A sculpture of the 1905 Wright Flyer III is once again flying in its full glory as the new gateway to the Wright Dunbar Historic District. Located at the corner of Edwin C. Moses and West Third Street, the Flyer is settling into its new home after two years in storage at Montgomery County’s Solid Waste District in Moraine.
Purchased by the Montgomery County Commissioners in 2001 at a cost of $165,000, the sculpture was originally a centerpiece of the invention station artworks as part of the opening of RiverScape MetroPark in 2001.
“Our County Commissioners at the time had a great vision for this piece, creating something that visitors would always remember and identify as an icon in the birthplace of aviation,” said Montgomery County Commission President Debbie Lieberman. “When the land was sold and it had to move, we immediately began working on a plan for a new home.”
To accomplish this relocation, Montgomery County secured buy-in from Wright Dunbar Incorporated and the City of Dayton. Each of the three entities donated a parcel of land for the project. Meanwhile, the County’s Facilities Management secured the contractors and supervised the $576,000 project.
“The neighbors of Wright-Dunbar Village are very pleased that the county chose the corner of Edwin C. Moses Blvd. and Third St., our neighborhood, for the relocation of the Wright sculpture,” said Jeff Jackson, President of Wright-Dunbar Village. “The anticipation was high, and it was fun to see the installation day by day. There were so many positive comments and photos from various social media sources about the installation. We are excited to see it completed and proud to have it as an impressive and appropriate gateway to the neighborhood!”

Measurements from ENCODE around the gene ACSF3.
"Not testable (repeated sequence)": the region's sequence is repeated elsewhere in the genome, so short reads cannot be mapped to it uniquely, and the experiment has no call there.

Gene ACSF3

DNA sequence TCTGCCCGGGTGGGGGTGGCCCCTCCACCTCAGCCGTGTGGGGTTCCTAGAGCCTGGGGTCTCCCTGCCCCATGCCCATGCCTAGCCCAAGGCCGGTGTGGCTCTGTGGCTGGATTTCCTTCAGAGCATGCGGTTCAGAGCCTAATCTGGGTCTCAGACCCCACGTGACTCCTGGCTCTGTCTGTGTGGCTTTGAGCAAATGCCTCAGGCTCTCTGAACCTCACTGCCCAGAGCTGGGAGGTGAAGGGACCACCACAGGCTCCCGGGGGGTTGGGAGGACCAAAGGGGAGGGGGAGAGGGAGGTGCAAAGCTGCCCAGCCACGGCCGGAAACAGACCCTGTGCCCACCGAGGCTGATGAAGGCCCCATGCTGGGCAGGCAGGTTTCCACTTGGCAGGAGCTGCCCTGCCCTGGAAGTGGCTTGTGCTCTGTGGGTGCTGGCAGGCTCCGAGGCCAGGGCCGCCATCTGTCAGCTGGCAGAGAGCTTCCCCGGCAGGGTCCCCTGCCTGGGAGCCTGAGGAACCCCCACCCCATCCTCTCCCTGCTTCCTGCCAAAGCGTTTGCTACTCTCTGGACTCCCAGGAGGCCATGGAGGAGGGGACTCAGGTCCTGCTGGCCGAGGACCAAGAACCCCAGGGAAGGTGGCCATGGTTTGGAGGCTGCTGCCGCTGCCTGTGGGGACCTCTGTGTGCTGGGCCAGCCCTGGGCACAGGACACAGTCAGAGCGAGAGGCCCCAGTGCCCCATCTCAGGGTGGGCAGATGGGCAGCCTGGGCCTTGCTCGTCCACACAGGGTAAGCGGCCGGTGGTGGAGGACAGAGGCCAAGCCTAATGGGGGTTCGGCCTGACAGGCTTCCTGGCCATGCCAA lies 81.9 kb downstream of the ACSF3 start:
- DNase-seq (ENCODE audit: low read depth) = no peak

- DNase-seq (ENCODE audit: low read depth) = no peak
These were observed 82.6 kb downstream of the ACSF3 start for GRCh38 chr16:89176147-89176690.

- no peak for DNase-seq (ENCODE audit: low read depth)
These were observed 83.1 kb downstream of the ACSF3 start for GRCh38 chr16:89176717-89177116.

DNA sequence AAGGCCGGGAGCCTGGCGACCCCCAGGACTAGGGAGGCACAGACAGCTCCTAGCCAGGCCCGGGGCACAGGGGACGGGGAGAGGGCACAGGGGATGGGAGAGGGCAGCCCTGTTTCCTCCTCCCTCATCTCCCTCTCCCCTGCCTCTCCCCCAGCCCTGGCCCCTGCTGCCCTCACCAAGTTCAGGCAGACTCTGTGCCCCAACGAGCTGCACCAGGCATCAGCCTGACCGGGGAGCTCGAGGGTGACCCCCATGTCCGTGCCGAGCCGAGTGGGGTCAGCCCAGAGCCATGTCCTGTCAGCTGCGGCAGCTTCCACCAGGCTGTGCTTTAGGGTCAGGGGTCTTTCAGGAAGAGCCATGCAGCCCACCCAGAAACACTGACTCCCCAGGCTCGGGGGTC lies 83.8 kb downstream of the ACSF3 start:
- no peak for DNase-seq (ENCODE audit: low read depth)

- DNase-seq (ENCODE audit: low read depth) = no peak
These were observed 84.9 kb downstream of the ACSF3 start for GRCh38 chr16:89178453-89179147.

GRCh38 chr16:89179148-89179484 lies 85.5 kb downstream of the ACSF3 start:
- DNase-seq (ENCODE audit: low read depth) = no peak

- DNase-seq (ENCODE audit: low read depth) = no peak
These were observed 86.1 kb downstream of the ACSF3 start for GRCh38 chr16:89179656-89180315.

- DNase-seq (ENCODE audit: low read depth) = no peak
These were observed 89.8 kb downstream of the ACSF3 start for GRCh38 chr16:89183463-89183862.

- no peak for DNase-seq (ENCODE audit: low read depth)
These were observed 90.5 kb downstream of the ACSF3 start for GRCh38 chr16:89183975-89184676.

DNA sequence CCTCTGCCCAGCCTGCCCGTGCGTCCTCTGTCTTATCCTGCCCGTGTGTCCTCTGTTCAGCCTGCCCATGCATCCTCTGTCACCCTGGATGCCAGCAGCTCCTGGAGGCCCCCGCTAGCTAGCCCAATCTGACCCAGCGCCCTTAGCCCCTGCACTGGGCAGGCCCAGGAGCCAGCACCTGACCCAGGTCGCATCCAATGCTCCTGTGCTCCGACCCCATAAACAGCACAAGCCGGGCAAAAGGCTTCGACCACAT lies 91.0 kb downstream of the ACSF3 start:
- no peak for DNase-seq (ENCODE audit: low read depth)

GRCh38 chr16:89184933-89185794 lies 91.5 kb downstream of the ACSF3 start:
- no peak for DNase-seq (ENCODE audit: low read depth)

“We are thankful the City of Dayton and Wright Dunbar Incorporated donated a parcel of land,” said Montgomery County Administrator Michael Colbert. “But even more so, we really appreciate getting their buy-in so we could move forward with this project.”
The original sculpture was commissioned to Larry Godwin, an artist who had previously done two similar Wright Flyer sculptures located in Florida and Alabama. Both withstood hurricane force winds, so there was great confidence that Godwin could create a piece that would do justice to the Wright brothers and withstand the elements.Featuring a life-size Wilber Wright flying the aircraft with Orville Wright on the ground cheering their accomplishment, the bronze figures and aircraft were a highlight of RiverScape for 20 years.
“Our new Third Street Bridge was constructed with great attention to Dayton history, complete with images of Paul Lawrence Dunbar and the Wright brothers,” Commissioner Judy Dodge said. “Locating this sculpture near the bridge is an extension for that Montgomery County story, and it really calls greater attention to the historic neighborhood Dunbar and the Wright brothers actually called home.”
Brown and Bills Architects are leading design and construction. Brumbaugh Construction is the general contractor, and subcontractors were in charge of moving, placing, welding and minor repairs to the original structure. There is a curved concrete wall surrounding the statue with “1905 Wright Flight Flyer III” on it. Pavers, sidewalks and landscaping are also part of the project, which is set to be complete later this month.
“In December, Montgomery County was designated as Ohio’s only American World War II Heritage City by the National Park Service,” said Commissioner Carolyn Rice. “The bravery and sacrifice of our men and women were critical to the country’s war effort. That, combined with the innovation of the Wright Brothers and other Montgomery County citizens really pushed our county forward as a global leader. This sculpture is a great way of celebrating that heritage, and we are so proud to be part of preserving it.”
According to the American Society of Mechanical Engineers, the 1905 Wright Flyer III was the world’s first airplane capable of sustained, maneuverable flight.